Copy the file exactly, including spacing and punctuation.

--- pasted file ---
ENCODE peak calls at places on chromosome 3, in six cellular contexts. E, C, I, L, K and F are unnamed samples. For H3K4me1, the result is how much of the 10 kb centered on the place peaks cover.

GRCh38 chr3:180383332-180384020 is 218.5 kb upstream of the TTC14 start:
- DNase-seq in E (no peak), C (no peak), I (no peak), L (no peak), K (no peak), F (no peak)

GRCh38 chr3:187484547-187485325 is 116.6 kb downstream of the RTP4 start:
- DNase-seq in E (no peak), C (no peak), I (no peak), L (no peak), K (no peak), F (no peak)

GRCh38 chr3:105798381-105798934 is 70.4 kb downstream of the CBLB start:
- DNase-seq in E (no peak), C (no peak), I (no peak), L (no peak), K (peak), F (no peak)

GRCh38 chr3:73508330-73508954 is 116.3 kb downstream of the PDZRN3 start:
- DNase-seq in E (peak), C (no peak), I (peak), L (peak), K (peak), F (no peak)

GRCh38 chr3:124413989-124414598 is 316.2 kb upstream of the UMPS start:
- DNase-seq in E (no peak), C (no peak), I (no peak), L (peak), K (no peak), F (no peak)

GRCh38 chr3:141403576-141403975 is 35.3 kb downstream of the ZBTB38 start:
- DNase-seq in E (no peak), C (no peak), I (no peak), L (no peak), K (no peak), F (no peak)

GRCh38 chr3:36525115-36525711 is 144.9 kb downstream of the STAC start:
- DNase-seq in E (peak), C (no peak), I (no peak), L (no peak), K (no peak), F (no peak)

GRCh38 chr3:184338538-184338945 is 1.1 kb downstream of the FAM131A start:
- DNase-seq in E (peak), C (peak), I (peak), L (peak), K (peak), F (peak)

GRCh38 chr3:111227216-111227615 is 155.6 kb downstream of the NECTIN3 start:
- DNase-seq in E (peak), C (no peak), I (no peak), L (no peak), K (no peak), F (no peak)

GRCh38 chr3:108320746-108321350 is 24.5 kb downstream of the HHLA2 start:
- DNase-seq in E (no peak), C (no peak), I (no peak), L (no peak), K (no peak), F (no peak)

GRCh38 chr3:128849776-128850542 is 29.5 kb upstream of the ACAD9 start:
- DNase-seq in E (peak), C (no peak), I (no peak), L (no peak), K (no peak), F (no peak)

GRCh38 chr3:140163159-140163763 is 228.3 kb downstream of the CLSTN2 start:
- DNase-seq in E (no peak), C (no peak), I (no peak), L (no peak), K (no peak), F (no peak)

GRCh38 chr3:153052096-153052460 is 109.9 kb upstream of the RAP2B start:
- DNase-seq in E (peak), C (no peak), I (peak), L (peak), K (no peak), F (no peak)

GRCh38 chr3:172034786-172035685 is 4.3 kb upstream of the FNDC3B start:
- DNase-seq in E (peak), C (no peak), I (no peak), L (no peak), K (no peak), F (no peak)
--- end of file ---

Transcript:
ENCODE peak calls at places on chromosome 3, in six cellular contexts. E, C, I, L, K and F are unnamed samples. For H3K4me1, the result is how much of the 10 kb centered on the place peaks cover.

GRCh38 chr3:180383332-180384020 is 218.5 kb upstream of the TTC14 start:
- DNase-seq in E (no peak), C (no peak), I (no peak), L (no peak), K (no peak), F (no peak)

GRCh38 chr3:187484547-187485325 is 116.6 kb downstream of the RTP4 start:
- DNase-seq in E (no peak), C (no peak), I (no peak), L (no peak), K (no peak), F (no peak)

GRCh38 chr3:105798381-105798934 is 70.4 kb downstream of the CBLB start:
- DNase-seq in E (no peak), C (no peak), I (no peak), L (no peak), K (peak), F (no peak)

GRCh38 chr3:73508330-73508954 is 116.3 kb downstream of the PDZRN3 start:
- DNase-seq in E (peak), C (no peak), I (peak), L (peak), K (peak), F (no peak)

GRCh38 chr3:124413989-124414598 is 316.2 kb upstream of the UMPS start:
- DNase-seq in E (no peak), C (no peak), I (no peak), L (peak), K (no peak), F (no peak)

GRCh38 chr3:141403576-141403975 is 35.3 kb downstream of the ZBTB38 start:
- DNase-seq in E (no peak), C (no peak), I (no peak), L (no peak), K (no peak), F (no peak)

GRCh38 chr3:36525115-36525711 is 144.9 kb downstream of the STAC start:
- DNase-seq in E (peak), C (no peak), I (no peak), L (no peak), K (no peak), F (no peak)

GRCh38 chr3:184338538-184338945 is 1.1 kb downstream of the FAM131A start:
- DNase-seq in E (peak), C (peak), I (peak), L (peak), K (peak), F (peak)

GRCh38 chr3:111227216-111227615 is 155.6 kb downstream of the NECTIN3 start:
- DNase-seq in E (peak), C (no peak), I (no peak), L (no peak), K (no peak), F (no peak)

GRCh38 chr3:108320746-108321350 is 24.5 kb downstream of the HHLA2 start:
- DNase-seq in E (no peak), C (no peak), I (no peak), L (no peak), K (no peak), F (no peak)

GRCh38 chr3:128849776-128850542 is 29.5 kb upstream of the ACAD9 start:
- DNase-seq in E (peak), C (no peak), I (no peak), L (no peak), K (no peak), F (no peak)

GRCh38 chr3:140163159-140163763 is 228.3 kb downstream of the CLSTN2 start:
- DNase-seq in E (no peak), C (no peak), I (no peak), L (no peak), K (no peak), F (no peak)

GRCh38 chr3:153052096-153052460 is 109.9 kb upstream of the RAP2B start:
- DNase-seq in E (peak), C (no peak), I (peak), L (peak), K (no peak), F (no peak)

GRCh38 chr3:172034786-172035685 is 4.3 kb upstream of the FNDC3B start:
- DNase-seq in E (peak), C (no peak), I (no peak), L (no peak), K (no peak), F (no peak)